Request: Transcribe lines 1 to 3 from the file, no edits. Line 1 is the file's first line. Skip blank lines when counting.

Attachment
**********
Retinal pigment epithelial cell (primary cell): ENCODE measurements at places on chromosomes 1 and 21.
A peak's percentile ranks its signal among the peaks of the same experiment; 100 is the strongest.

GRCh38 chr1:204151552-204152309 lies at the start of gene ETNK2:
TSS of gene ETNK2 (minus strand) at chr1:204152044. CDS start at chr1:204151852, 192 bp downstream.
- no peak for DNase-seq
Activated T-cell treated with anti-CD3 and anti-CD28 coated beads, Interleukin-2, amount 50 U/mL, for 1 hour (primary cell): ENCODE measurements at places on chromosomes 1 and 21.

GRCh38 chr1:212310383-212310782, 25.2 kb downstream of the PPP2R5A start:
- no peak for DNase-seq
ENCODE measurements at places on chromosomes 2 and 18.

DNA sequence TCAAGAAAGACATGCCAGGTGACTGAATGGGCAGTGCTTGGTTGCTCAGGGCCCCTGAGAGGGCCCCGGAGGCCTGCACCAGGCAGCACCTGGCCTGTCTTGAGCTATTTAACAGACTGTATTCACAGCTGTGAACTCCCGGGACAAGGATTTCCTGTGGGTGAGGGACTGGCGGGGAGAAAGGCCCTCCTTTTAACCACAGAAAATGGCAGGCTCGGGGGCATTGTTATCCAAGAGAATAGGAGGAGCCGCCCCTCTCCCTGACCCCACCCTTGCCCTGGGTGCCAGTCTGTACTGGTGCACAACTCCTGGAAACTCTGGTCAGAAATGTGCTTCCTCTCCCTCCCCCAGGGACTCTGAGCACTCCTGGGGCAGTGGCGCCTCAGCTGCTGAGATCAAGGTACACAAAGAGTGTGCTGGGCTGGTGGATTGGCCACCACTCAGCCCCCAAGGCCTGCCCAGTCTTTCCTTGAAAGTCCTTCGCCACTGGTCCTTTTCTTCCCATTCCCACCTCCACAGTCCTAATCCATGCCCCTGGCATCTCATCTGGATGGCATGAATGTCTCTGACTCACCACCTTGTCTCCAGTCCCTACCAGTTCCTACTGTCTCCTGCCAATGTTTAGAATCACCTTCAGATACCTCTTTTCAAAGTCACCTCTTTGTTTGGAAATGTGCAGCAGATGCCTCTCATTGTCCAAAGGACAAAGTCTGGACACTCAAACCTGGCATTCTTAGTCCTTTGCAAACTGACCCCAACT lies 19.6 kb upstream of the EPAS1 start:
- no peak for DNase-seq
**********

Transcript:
Retinal pigment epithelial cell (primary cell): ENCODE measurements at places on chromosomes 1 and 21.
A peak's percentile ranks its signal among the peaks of the same experiment; 100 is the strongest.

GRCh38 chr1:204151552-204152309 lies at the start of gene ETNK2: